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Physical and mental health at third age - risk factors

Author(s): Manolescu Suzana | Rada Cornelia

Journal: International Journal of Collaborative Research on Internal Medicine & Public Health
ISSN 1840-4529

Volume: 3;
Issue: 3;
Start page: 232;
Date: 2011;
Original page

Keywords: Third-age | depression | BMI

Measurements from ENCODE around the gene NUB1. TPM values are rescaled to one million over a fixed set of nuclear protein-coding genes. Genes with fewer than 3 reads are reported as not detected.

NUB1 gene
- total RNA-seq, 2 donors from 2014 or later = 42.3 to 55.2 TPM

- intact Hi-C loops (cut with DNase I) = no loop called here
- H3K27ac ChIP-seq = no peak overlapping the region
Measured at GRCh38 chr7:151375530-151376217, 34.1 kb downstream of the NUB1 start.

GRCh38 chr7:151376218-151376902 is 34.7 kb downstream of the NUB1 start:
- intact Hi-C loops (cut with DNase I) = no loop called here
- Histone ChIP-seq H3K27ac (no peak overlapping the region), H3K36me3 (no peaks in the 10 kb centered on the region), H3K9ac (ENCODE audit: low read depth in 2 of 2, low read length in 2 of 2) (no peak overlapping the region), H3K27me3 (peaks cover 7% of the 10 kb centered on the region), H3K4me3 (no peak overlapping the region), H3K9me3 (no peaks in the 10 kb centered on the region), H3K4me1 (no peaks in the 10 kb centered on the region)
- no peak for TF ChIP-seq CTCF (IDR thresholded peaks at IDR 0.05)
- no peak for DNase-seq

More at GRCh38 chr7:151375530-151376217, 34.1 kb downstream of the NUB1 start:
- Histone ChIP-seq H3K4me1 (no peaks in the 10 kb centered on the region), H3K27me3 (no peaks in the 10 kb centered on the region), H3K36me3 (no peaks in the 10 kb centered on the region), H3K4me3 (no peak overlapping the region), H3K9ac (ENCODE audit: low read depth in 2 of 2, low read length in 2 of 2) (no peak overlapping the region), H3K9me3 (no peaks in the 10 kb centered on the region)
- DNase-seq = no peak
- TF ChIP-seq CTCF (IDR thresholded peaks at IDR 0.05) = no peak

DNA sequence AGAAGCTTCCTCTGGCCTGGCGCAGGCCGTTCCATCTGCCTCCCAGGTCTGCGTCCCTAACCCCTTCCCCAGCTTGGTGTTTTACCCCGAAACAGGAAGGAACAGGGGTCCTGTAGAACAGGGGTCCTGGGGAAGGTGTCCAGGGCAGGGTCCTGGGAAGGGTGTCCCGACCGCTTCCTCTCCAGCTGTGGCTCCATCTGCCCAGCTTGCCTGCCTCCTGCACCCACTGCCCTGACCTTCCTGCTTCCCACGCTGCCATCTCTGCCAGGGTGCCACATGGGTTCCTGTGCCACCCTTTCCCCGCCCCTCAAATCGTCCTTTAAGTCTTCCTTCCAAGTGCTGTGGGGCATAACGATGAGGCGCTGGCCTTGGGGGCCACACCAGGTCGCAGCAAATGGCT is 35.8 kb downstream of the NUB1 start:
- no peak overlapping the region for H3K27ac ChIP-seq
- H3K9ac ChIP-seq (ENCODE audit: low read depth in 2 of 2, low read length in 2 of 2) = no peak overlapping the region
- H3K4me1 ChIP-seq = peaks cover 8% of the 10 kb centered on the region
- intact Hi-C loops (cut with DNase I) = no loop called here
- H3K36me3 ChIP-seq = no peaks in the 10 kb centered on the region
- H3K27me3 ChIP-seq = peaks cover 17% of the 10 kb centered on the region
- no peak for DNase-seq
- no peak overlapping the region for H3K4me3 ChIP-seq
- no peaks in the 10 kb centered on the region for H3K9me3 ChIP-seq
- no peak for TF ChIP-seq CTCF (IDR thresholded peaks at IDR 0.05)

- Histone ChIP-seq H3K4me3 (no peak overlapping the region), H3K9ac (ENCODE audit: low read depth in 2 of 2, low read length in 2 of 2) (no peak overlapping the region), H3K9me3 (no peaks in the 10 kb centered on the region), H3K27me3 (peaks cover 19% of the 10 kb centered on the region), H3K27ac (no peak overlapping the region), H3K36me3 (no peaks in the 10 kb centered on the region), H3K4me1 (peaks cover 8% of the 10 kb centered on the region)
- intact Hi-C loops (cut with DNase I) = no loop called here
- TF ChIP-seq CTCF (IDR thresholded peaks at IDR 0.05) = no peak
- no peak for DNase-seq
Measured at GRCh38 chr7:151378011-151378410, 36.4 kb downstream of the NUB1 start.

Objectives: Identifying biological and socio-demographic factors influencing old people’s health stateand their impact on their life; psychological evaluation of a third-age (60-90 years) cohort.Methods: The sample was made up of 120 urban subjects of both sexes, aged between 60-90 years,evenly distributed into 3 age groups: 60-70, 70-80 and 80-90. Subjects were randomly selected from noninstitutionalisedpopulation (with no claims of representativeness). Two instruments were used: aquestionnaire including socio-demographic and biological data and Beck Depression Inventory. Subjectswere also measured and weighted and their BMI (Body Mass Index) was determined. For efficiency, wehave considered both score types for Beck Inventory. Data was analysed with SPSS 13.Results: Sample’s mean age was 70.95 years, respectively 70.6 years for women and 71.5 years for men.BMI evaluation distributed 70% of the subjects in Overweight and Obese 1st degree classes, womenrepresenting the majority in these groups. On ages, 60% of the subjects between 60-70 de years wereoverweighted. Each of the 60-70 and 70-80 years age groups rated 40% in the 1st degree Obesity class.Using Pearson's correlation analysis we found significant correlations. According to Beck first scoring,women with minor depression were three times more numerous than men. Furthermore, subjects mildlydepressed were only women. (r=-0,543; p < 0.01) Pondering the second scoring type, all men subjectssituated in normal depression’ limits and 25% of women suffered from mild depression. Female genderemerged again as risk factor for depression. Younger subjects (60-70 years), were more confident andoptimistic about their future and self-rated positively (low or null scores at B and D items). Furthermore,90% of those subjects situated among the ones with normal scores, regardless the scoring type.Depression scores increased with subjects’ age (r=0,602; p < 0.01). Subjects’ relationship with theirfamily, especially children, influenced depression, its level proportionally increasing with thedissatisfaction degree experienced in those relations. Family constitutes the main emotional support of oldpeople. In our sample, economical level did not institute as key-factor for the satisfaction level ofinterfamilial ties or for depression.Conclusions: Depression level increased directly with subject’s age, regardless the scoring method.Marital status influences significantly subjects’ general mental state, depression rate being higher atsubjects who have experienced stressful life events (partner’s death, divorce). Depression rate wasn’tinfluenced by socio-economic circumstances, being rather determined by the stress generating events insubject’s life.

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